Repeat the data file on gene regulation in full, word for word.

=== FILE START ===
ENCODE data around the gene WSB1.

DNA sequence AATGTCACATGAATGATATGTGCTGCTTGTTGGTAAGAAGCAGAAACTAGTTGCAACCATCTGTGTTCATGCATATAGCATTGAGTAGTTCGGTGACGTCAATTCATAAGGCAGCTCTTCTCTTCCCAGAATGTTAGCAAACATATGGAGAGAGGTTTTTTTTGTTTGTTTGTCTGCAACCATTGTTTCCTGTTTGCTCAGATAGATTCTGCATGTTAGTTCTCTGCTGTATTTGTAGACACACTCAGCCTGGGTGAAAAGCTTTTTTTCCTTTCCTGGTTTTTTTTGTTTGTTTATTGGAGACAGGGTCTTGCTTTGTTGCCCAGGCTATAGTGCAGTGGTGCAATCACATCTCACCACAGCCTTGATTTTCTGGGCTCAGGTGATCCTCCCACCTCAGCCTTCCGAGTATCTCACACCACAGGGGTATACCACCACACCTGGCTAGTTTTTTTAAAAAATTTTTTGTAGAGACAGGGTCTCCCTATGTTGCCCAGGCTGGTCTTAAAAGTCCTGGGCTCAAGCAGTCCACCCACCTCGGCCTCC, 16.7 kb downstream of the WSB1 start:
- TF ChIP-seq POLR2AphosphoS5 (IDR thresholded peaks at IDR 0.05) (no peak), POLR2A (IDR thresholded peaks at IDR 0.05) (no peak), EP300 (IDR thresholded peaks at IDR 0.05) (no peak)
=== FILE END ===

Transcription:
ENCODE data around the gene WSB1.

DNA sequence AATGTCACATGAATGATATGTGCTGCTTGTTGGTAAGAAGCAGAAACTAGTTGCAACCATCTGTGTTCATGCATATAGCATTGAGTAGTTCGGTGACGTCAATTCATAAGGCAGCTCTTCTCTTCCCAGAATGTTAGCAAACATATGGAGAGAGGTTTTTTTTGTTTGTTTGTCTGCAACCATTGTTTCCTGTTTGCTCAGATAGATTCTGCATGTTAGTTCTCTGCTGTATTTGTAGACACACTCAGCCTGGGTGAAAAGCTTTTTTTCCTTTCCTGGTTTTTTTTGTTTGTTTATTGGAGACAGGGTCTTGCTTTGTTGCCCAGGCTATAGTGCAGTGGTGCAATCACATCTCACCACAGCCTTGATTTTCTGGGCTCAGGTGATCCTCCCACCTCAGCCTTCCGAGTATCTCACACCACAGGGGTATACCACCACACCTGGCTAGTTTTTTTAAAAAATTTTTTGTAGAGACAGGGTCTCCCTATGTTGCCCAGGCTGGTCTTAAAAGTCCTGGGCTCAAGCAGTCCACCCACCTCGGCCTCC, 16.7 kb downstream of the WSB1 start:
- TF ChIP-seq POLR2AphosphoS5 (IDR thresholded peaks at IDR 0.05) (no peak), POLR2A (IDR thresholded peaks at IDR 0.05) (no peak), EP300 (IDR thresholded peaks at IDR 0.05) (no peak)